Since it would be desirable that the complete test be accomplished with a single scan of the test material, it is an object of the present invention to provide an apparatus which is capable of scanning the test material at multiple preselected angles on a single pass. It is a further object of the present invention to provide a system which selects and records the ultrasonic reflection information corresponding only to the preselected angles of incidence.
In accordance with the present invention, a transducer housing includes a cylinder rotatably mounted therein. A cavity is cut out of the cylinder so that a sound transducer can be inserted therein. An electric motor is coupled of the cylinder through an appropriate linkage arrangement, and causes the cylinder to oscillate through a preselected arc. The transducer is mounted upon the cylinder such that the transducer sound energy beam is transmitted normal to the cylinder axis and at a defined angle with a vertical plane intersecting the cylinder axis. The cylinder axis is connected concentrically to a shaft which, in turn, is connected to a position circuit that determines the angular position of the cylinder shaft. This angular position is the angle of beam transmission by the transducer.
The system includes an interface circuit to decode the beam transmission angle and to transmit the decoded angle to a digital control processor. The sound signals are continuously supplied to the transducer, and are sampled by the control processor only when the transducer is at preselected angles with the surface of the test material. The sampled signals are routed to recorders which record the pertinent sample information for each of the preselected test angles. A single pass over the test material provides testing information for several beam angles.
The novel features which characterize the present invention are defined by the appended claims. The foregoing and other objects and advantages of the present invention will hereinafter appear, and for purposes of illustration, but not of limitation, an exemplary embodiment is shown in the drawings.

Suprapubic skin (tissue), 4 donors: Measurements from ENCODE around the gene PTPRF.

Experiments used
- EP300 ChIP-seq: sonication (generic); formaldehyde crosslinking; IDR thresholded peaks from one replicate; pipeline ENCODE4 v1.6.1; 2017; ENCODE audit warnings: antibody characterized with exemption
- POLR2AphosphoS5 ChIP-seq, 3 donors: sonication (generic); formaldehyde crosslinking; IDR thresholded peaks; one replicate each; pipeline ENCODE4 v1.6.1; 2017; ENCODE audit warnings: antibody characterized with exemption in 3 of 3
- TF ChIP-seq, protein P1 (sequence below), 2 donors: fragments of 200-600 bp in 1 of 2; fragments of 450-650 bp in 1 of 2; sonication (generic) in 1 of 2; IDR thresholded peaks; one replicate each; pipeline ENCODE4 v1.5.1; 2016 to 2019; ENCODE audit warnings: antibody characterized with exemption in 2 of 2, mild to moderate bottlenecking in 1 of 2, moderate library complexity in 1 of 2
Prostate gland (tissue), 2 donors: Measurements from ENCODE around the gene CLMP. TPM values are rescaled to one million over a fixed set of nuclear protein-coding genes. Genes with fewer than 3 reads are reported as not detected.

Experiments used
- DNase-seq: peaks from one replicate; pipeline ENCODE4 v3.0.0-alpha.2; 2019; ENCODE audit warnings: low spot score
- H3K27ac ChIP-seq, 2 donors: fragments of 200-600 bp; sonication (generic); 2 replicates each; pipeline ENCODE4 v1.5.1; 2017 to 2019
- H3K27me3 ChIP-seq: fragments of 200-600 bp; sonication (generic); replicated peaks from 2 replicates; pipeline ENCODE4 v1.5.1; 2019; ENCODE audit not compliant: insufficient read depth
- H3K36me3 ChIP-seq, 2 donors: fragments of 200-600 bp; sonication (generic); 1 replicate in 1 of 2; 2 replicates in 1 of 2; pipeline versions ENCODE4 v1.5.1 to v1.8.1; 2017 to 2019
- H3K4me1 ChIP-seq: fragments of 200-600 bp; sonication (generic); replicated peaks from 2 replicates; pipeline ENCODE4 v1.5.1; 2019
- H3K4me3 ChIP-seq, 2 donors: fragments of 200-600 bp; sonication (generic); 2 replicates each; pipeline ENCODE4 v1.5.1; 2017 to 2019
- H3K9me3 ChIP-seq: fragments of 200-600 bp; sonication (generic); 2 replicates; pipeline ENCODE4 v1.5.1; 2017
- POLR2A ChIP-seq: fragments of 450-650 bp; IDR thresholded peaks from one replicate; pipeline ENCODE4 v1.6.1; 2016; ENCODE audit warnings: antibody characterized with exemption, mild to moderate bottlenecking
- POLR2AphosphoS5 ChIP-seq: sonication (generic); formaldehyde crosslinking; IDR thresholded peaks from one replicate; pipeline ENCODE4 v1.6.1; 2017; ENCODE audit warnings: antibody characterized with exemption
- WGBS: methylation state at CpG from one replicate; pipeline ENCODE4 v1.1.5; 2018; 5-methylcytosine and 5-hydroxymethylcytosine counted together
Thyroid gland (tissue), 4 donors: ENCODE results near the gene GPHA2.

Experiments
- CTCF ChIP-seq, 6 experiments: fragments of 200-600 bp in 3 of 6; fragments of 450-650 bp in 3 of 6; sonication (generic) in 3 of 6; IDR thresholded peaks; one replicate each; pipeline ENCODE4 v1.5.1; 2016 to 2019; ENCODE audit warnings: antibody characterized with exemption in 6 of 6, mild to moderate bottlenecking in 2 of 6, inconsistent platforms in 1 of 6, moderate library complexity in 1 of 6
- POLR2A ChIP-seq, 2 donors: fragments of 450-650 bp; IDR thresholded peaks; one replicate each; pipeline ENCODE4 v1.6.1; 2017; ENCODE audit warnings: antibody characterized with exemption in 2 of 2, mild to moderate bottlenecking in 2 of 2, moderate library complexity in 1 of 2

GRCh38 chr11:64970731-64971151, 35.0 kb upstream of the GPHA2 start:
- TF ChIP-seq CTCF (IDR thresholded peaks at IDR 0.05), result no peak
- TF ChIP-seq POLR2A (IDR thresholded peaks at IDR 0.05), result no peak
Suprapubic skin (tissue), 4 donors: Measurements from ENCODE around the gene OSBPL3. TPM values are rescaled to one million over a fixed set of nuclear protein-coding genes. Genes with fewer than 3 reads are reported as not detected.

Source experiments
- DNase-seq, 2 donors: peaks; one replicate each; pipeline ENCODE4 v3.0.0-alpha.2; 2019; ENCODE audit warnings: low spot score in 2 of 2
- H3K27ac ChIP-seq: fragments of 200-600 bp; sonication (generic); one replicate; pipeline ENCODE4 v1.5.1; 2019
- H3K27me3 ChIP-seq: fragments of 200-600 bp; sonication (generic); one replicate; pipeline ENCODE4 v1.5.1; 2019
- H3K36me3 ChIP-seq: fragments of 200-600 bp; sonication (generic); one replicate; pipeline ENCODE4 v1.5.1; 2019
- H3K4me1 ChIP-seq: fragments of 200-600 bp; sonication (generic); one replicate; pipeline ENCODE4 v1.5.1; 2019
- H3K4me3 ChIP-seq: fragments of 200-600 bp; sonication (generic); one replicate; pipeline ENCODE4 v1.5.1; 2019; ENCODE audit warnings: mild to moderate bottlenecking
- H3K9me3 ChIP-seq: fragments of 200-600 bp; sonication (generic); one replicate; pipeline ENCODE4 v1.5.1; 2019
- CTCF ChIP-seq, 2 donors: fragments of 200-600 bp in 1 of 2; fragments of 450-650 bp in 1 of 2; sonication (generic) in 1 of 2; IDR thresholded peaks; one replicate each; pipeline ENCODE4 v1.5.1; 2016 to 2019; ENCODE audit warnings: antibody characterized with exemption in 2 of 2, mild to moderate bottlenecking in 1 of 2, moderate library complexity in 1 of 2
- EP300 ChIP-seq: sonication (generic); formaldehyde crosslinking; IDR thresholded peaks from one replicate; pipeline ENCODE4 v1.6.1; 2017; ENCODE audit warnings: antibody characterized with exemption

FIG. 1 is a side view of a preferred transducer housing according to the present invention;
FIG. 2 is a block diagram illustrating the control system of the preferred embodiment; and
FIG. 3 is a top view of a preferred transducer housing according to the present invention.
FIG. 1 is a simplified, cutaway side view of a variable angle ultrasonic transducer housing constructed according to the present invention. A standard ultrasonic transducer 10 is mounted in an appropriately shaped cavity 12 of a plastic cylindrical mount 14. The emitting surface 16 of the ultrasonic transducer 10 is planar, and the matching surface 18 of the cylinder cavity 12 passes through the axis of the cylinder 14. For illustration, the transducer emitting surface 16 is offset from the matching surface 18 to illustrate the cylinder cavity 12. In operation, the emitting surface 16 is adjacent to the matching surface 18. A lower block 20 has a matching hemicylindrical cutout 22. The cylinder 14 is rotatably mounted so that the cylinder 14 axis and the axis of the hemicylindrical cutout 22 approximately coincide. The space between the cylinder 14 and the block 20 is filled with a coventional couplant grease 17. In the preferred embodiment, such couplant grease would include water, oil or vacuum grease.